Rugby and Grand Forks, North Dakota

posted November 3, 2014 by Holly Hayes part of trip: UK + Western Europe 2010
Day 7 map

About an hour east of Minot, I arrived in Rugby. It is a small town of less than 3,000 people and isn't exactly famous, but it ended up being one of my most interesting stops in North Dakota.

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First of all, Rugby apparently at the geographic center of North America. This monument was constructed by the town in 1931.

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But much more interesting was the Prairie Village Museum, located near the above monument. It is home to a wide variety of historic buildings and artifacts from Rugby and the surrounding county.

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It doesn't look like much on the outside, but it has some pretty great stuff inside.

Being late in the season, it was only partly open while they did some work on it, so the friendly husband-and-wife owners only charged me half the (already modest) fee. Unfortunately I don't have their names. While the husband (accompanied by a friendly dog) painted a hallway nearby, his wife explained that some of the buildings will be locked, but I'm welcome to wander into any that are open and poke around. I had the place to myself most of the time, and spent far longer than I planned!

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The museum begins with a large barn full of themed rooms. Here's one featuring home appliances.

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Another room displayed various Native American artifacts.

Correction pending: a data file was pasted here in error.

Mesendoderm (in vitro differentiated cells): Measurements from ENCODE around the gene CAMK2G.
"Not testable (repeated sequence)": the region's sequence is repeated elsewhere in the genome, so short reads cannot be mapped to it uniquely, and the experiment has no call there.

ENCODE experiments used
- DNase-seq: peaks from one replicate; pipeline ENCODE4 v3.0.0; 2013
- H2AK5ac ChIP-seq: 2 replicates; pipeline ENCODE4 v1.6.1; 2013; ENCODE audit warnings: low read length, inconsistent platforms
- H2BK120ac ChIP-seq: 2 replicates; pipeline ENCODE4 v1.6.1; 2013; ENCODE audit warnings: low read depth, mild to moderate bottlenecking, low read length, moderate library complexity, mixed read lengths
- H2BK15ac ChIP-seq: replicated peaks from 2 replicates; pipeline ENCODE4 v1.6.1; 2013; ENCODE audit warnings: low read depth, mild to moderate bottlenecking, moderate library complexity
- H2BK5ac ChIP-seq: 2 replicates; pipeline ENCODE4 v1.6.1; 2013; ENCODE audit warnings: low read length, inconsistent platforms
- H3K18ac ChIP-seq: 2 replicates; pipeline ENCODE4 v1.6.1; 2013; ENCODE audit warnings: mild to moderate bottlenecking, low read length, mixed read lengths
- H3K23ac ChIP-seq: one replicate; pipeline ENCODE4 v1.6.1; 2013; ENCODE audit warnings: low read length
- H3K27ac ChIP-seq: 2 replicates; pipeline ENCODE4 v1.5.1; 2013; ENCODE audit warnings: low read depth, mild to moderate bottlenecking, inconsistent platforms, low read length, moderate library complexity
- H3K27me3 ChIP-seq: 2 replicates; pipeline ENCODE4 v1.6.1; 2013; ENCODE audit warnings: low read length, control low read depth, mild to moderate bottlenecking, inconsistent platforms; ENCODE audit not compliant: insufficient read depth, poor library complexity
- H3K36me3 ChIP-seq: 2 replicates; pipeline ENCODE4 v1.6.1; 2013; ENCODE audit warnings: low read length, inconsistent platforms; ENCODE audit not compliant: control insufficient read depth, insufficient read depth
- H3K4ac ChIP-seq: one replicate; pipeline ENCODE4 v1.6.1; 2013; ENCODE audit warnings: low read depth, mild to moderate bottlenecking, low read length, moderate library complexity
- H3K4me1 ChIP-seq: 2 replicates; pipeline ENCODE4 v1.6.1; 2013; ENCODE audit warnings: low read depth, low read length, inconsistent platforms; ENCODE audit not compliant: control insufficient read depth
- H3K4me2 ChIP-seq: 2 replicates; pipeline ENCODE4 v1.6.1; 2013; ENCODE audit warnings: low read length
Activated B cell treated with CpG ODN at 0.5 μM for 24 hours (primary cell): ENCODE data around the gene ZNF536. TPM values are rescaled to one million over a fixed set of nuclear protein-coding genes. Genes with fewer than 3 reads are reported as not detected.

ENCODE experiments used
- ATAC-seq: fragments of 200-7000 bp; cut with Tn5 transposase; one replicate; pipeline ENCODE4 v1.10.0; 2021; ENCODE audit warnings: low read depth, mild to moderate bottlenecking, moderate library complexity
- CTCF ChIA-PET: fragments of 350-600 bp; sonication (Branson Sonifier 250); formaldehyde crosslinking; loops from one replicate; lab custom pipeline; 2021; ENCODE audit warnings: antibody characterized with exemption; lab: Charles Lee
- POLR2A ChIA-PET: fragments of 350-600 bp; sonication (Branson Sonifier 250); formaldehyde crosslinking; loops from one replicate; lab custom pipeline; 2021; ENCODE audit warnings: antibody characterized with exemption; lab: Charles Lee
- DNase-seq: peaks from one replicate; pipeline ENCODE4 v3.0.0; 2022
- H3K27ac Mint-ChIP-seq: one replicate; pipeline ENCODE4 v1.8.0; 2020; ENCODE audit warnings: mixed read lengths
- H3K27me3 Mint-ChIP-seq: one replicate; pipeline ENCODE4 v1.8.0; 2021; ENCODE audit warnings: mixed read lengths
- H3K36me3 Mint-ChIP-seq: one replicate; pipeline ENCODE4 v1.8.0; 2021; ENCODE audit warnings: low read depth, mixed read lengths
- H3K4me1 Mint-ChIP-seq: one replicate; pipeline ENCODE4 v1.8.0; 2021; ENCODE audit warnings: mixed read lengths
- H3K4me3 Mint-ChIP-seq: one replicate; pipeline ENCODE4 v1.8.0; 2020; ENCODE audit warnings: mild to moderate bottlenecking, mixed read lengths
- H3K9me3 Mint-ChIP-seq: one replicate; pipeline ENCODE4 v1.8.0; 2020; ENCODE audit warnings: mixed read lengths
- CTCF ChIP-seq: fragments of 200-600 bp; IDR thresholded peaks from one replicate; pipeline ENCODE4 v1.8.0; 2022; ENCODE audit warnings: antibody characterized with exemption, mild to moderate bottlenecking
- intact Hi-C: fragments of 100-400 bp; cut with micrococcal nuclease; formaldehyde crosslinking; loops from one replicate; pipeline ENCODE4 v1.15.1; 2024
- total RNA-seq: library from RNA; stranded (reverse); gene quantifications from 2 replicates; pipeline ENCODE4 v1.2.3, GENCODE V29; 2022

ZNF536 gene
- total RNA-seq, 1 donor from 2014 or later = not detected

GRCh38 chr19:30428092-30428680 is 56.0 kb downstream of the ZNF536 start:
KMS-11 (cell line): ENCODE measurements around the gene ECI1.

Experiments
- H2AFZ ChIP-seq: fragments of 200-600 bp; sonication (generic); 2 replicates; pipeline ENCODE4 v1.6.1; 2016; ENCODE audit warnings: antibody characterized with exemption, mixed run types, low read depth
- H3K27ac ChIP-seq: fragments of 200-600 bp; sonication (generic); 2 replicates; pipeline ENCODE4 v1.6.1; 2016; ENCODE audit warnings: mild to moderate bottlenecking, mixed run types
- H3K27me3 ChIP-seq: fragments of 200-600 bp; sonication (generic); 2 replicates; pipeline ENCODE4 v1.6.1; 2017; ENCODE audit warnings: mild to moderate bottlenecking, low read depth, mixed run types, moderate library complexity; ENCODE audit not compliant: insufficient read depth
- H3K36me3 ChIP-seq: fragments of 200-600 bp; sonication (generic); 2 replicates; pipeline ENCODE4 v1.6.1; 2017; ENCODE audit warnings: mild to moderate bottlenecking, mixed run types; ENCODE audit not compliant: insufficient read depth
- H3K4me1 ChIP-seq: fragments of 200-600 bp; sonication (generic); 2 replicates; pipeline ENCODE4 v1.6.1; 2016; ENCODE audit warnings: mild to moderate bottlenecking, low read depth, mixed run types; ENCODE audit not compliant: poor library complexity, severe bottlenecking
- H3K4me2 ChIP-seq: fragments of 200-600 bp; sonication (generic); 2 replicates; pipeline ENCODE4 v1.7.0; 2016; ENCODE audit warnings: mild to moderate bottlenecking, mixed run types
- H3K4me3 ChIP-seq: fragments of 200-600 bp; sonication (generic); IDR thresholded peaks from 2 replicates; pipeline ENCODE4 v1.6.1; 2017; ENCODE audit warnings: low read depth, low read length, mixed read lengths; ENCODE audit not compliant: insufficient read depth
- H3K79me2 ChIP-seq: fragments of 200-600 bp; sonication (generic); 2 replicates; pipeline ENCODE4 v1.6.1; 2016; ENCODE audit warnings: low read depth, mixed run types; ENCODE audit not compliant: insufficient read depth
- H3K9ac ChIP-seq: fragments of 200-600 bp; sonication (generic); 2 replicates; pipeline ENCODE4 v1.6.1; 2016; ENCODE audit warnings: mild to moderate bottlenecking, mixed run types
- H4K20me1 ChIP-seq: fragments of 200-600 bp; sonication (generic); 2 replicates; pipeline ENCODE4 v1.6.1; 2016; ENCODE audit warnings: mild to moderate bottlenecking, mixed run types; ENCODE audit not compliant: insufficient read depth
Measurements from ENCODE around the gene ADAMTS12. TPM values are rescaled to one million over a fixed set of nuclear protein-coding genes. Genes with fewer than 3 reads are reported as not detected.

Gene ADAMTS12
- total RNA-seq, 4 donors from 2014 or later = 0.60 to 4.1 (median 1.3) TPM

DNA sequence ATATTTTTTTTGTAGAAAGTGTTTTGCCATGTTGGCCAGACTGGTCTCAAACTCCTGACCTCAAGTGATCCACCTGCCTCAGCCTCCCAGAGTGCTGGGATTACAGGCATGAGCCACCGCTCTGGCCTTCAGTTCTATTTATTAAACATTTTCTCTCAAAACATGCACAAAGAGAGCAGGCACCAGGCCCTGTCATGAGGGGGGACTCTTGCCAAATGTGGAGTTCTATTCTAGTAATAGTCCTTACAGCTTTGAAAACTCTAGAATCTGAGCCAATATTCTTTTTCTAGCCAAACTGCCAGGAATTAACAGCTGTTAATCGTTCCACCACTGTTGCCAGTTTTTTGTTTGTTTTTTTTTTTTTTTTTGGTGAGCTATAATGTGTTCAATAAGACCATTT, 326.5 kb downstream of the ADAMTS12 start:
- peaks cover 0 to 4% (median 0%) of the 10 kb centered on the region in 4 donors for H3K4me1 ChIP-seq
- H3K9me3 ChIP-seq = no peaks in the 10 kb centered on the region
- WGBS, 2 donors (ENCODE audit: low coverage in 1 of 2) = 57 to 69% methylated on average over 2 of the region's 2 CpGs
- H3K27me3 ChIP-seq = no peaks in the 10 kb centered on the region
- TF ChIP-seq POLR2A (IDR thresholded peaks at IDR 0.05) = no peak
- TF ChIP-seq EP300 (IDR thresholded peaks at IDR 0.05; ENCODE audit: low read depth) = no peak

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And another room had this. There was no label or explanation, but does it really need one? [Note: As I write this, over a month later, the boxing baby alligators remain in my top 10 most enjoyable sights of the trip.]

The rest of the museum consisted around 20 historic buildings that had been relocated and arranged in a pleasant grassy field, with nice wooden boardwalks set up between them. Here's a little virtual tour of some of my favorite buildings.

Land Office & Train Station:

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House (work in progress):

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Church:

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School:

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Scandinavian Giant:

A back room of the schoolhouse was dedicated to a local celebrity named Clifford Thompson. Known as "the Scandinavian Giant," he was one of the world's tallest men in recorded history, said to be 8 feet 7 inches tall. (But further along in my trip I will come across an even taller one!) The museum had great collection of photos, which were quite fascinating, along with a life-sized statue, which was a little creepy but helped me imagine what it would be like to stand next to him.

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Clifford was born near Rugby in 1904, spent four years in the circus, was later a traveling salesman and practicing lawyer, appeared in ads and at least one Hollywood movie, and eventually settled in Portland, Oregon (hooray!). He died in 1955.

Bank:

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Cars!

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The last buildings I passed on my way out were these two. The one on the right was unlocked and contained antique farm equipment.

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It is an impressive collection, and I enjoyed a quick look around, but farm equipment doesn't really float my personal boat.

Vintage cars, on the other hand, do float my boat, and that's what the building on the left said it contained. But alas, it was locked. I peered in the window but couldn't see much, and started to head out. But the nice man seen in the photo above (not the one who was painting on my way in, but clearly on staff in some capacity) noticed my interest and offered to open the other building for me. YAY!!